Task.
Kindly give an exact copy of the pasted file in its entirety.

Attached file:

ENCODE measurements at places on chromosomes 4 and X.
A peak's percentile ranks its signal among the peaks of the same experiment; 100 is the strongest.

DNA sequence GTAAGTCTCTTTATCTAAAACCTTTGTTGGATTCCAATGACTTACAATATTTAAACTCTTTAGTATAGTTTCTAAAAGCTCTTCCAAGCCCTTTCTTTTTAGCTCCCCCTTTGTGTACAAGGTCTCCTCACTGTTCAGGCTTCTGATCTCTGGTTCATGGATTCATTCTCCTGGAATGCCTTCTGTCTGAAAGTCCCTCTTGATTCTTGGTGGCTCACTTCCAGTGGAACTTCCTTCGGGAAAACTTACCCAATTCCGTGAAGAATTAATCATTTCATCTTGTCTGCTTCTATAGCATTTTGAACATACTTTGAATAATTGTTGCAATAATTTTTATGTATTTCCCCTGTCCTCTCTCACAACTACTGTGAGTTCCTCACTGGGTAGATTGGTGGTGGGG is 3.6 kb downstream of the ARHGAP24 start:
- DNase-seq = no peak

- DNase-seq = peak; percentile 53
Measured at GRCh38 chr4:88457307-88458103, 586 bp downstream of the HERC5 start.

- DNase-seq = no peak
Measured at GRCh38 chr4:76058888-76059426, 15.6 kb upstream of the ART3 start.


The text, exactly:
ENCODE measurements at places on chromosomes 4 and X.
A peak's percentile ranks its signal among the peaks of the same experiment; 100 is the strongest.

DNA sequence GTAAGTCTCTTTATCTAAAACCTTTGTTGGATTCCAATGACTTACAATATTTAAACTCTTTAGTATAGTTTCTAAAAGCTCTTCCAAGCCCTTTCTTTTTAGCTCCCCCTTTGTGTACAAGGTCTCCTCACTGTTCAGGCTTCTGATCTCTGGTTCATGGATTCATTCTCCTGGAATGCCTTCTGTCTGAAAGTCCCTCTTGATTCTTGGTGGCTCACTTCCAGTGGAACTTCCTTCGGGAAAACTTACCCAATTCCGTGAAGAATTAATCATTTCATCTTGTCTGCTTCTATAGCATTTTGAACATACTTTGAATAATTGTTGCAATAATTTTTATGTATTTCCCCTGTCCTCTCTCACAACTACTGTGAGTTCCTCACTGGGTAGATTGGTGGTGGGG is 3.6 kb downstream of the ARHGAP24 start:
- DNase-seq = no peak

- DNase-seq = peak; percentile 53
Measured at GRCh38 chr4:88457307-88458103, 586 bp downstream of the HERC5 start.

- DNase-seq = no peak
Measured at GRCh38 chr4:76058888-76059426, 15.6 kb upstream of the ART3 start.